• Missing Wages?
  • Are You Owed Overtime?
  • Not Receiving Full Breaks?

Get Paid What You Deserve!

Employees get taken advantage of every day but we are here to make sure that your employer pays what you are owed. Our mission is to Stop Unpaid Wages and we are a phone call away!

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Stop Unpaid Wages

Everyone who works should be guaranteed that they will be paid properly and in a timely manner. It is incredibly unfair if an unscrupulous employer refuses or fails to pay you your due wages. This also means that if you do extra work for your company, then you should see that extra work reflected in your paycheck. Your time is valuable and it should be respected by your employer.

Stop Unpaid Wages is a law firm that can help you if your employer has violated your rights by withholding wages or otherwise violating federal and/or California wage and hour laws. These laws provide definitive protections for employees to ensure that they receive their due wages as well as being fairly compensated for time spent working. They are collectively known as wage and hour laws and if a company or employer violates them, you may be entitled to financial compensation.

This compensation may include not only recovering the withheld wages but also any interest accrued, attorney’s fees (in some states), and even penalties against the employer. This ensures that not only will there be a fair remuneration for you but that the employer will think twice before they try to violate these wage and hour laws again. This includes actions that violate either the spirit or the letter of the law. The likely best way to secure said financial compensation is to retain a legal team who is well versed in these labor laws in order to file a lawsuit.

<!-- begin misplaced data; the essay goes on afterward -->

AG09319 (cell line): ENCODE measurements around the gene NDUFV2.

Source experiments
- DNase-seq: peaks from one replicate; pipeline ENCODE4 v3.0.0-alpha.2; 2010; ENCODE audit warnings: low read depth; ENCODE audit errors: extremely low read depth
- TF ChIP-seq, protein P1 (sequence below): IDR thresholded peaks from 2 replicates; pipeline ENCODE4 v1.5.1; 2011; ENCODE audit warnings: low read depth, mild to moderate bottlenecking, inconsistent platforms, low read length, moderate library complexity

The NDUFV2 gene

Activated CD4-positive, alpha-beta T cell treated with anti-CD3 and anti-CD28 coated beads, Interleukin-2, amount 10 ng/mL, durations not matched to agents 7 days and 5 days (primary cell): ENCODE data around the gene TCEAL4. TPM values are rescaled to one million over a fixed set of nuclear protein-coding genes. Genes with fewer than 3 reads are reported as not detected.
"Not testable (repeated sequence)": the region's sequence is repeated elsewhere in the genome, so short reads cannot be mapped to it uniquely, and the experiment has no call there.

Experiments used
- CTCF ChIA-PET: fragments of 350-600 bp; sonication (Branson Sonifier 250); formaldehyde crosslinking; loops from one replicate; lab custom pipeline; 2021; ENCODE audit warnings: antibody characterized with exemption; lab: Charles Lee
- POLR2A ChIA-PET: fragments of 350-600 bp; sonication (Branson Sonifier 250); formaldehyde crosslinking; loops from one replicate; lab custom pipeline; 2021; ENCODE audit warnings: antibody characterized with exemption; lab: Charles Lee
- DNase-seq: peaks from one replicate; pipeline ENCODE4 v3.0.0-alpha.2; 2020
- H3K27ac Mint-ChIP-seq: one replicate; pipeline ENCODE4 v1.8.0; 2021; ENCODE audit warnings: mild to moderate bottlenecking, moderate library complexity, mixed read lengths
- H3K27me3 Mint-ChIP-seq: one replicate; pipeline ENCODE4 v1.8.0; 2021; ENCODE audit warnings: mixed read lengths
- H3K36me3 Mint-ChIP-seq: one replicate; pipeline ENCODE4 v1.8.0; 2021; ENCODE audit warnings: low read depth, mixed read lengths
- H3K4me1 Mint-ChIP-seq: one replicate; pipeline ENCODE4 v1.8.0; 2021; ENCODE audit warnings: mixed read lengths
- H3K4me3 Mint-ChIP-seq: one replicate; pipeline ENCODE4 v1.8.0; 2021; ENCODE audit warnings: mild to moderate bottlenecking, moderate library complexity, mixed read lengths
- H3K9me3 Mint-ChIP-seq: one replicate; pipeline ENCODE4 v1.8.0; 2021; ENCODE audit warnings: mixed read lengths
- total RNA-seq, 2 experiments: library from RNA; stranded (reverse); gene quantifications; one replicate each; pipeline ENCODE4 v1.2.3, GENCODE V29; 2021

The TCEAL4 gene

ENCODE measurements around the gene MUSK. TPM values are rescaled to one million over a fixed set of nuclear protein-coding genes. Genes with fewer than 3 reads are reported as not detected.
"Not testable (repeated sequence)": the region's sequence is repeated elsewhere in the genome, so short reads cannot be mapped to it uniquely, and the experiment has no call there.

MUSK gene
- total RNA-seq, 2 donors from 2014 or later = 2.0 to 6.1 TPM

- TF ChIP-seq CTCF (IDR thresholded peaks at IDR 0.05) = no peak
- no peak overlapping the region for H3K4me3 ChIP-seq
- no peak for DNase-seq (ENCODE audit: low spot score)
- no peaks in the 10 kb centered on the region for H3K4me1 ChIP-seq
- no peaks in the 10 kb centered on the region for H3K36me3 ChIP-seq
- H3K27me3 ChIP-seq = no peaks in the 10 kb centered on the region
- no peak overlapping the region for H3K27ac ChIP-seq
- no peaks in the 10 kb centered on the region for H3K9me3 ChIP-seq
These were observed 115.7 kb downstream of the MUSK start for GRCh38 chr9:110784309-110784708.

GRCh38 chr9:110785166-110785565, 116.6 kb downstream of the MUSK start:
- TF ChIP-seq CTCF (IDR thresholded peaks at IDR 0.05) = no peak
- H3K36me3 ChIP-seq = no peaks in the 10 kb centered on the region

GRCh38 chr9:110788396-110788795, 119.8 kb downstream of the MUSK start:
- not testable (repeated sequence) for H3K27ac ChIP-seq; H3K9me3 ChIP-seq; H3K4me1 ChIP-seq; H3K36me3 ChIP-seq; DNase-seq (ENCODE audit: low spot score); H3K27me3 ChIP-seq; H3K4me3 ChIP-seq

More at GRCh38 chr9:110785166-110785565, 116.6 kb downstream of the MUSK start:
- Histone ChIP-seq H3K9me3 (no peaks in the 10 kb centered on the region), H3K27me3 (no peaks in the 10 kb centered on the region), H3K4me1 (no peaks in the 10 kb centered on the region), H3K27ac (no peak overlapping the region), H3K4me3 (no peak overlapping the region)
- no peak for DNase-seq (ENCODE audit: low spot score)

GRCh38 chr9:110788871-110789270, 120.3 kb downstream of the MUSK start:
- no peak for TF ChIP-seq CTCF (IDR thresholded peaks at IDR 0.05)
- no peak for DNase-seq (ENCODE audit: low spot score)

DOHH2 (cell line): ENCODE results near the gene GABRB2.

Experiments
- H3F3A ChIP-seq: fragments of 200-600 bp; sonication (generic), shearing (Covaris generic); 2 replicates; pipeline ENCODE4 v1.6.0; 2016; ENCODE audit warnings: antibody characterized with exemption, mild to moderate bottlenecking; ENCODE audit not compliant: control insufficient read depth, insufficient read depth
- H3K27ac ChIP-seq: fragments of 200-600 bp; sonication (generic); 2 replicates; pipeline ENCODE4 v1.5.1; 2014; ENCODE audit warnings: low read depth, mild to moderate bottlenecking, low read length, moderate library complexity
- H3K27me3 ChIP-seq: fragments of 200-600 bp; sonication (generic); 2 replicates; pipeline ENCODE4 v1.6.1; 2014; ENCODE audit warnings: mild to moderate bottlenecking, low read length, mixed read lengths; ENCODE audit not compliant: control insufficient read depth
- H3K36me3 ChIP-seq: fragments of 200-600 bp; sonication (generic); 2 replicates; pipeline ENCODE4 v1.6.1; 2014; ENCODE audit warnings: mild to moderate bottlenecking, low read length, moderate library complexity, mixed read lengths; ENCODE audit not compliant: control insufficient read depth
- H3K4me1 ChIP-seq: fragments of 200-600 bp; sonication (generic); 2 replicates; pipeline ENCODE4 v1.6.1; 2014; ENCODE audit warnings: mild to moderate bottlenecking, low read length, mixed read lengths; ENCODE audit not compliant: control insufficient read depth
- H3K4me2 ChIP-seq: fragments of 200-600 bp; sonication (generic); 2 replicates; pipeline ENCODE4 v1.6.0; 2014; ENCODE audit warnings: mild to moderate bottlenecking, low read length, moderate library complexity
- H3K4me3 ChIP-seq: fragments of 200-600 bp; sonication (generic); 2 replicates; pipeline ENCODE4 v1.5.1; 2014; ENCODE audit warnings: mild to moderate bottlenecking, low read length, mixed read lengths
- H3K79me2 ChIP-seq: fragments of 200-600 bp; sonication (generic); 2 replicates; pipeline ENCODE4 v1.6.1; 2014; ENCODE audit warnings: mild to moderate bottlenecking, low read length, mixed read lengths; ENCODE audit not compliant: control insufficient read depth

If you or someone you know have any unpaid wages or have issues regarding compensation with your employer please call us immediately at 424-781-8411 to have an expert labor attorney evaluate your case. Do not let unfair labor practices infringe on your rights without consulting an attorney who can help you navigate through complex labor laws.

How to File a Wage and
Hour Complaint

You may file a claim with the California Division of Labor Standards Enforcement (known colloquially as the Labor Commissioner) or directly sue your employer in court. A complaint may also be lodged with the federal agency known as The U.S. Department of Labor (otherwise known as The DOL). The specific department within The DOL is known as The Wage and Hour Division (also referred to as The WHD).

There is a statute of limitations of two years for any violation that was not willful (meaning that the employer accidentally violated labor laws) and three years for any violation that was willful (meaning that the employer meant to violate labor laws). Note that an aggrieved employee is entitled to redress whether the employer meant to short them on wages or not; however, the amount of financial compensation will vary depending on the specifics of the situation.

Furthermore, there is no protocol in place to check the immigration status of the complainant. This is to protect undocumented workers who are being abused or exploited by unscrupulous employers. Any company that is exploiting undocumented workers cannot use their undocumented status to claim that their complaint is without merit; everyone is entitled to fair treatment and fair pay under the law.

NEED HELP